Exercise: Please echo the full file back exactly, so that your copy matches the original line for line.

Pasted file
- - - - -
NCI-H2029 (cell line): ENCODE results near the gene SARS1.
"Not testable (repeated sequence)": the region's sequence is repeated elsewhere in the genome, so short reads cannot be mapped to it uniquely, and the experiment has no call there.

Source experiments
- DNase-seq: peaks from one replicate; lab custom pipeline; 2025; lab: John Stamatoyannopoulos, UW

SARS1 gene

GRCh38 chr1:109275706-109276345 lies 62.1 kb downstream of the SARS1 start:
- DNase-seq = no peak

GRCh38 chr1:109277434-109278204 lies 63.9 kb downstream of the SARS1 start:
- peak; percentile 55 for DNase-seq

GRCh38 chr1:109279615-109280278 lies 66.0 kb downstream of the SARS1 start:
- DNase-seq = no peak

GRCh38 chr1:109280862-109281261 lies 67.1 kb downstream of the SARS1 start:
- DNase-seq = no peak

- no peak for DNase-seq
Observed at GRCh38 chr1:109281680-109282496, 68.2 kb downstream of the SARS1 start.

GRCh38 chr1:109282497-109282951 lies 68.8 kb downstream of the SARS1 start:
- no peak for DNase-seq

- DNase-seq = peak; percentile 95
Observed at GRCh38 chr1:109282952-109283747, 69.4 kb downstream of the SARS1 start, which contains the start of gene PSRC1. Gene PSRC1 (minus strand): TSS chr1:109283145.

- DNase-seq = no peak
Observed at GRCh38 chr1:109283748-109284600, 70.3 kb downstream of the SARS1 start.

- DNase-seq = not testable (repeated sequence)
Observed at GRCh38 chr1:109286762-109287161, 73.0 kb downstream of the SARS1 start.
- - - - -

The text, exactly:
NCI-H2029 (cell line): ENCODE results near the gene SARS1.
"Not testable (repeated sequence)": the region's sequence is repeated elsewhere in the genome, so short reads cannot be mapped to it uniquely, and the experiment has no call there.

Source experiments
- DNase-seq: peaks from one replicate; lab custom pipeline; 2025; lab: John Stamatoyannopoulos, UW

SARS1 gene

GRCh38 chr1:109275706-109276345 lies 62.1 kb downstream of the SARS1 start:
- DNase-seq = no peak

GRCh38 chr1:109277434-109278204 lies 63.9 kb downstream of the SARS1 start:
- peak; percentile 55 for DNase-seq

GRCh38 chr1:109279615-109280278 lies 66.0 kb downstream of the SARS1 start:
- DNase-seq = no peak

GRCh38 chr1:109280862-109281261 lies 67.1 kb downstream of the SARS1 start:
- DNase-seq = no peak

- no peak for DNase-seq
Observed at GRCh38 chr1:109281680-109282496, 68.2 kb downstream of the SARS1 start.

GRCh38 chr1:109282497-109282951 lies 68.8 kb downstream of the SARS1 start:
- no peak for DNase-seq

- DNase-seq = peak; percentile 95
Observed at GRCh38 chr1:109282952-109283747, 69.4 kb downstream of the SARS1 start, which contains the start of gene PSRC1. Gene PSRC1 (minus strand): TSS chr1:109283145.

- DNase-seq = no peak
Observed at GRCh38 chr1:109283748-109284600, 70.3 kb downstream of the SARS1 start.

- DNase-seq = not testable (repeated sequence)
Observed at GRCh38 chr1:109286762-109287161, 73.0 kb downstream of the SARS1 start.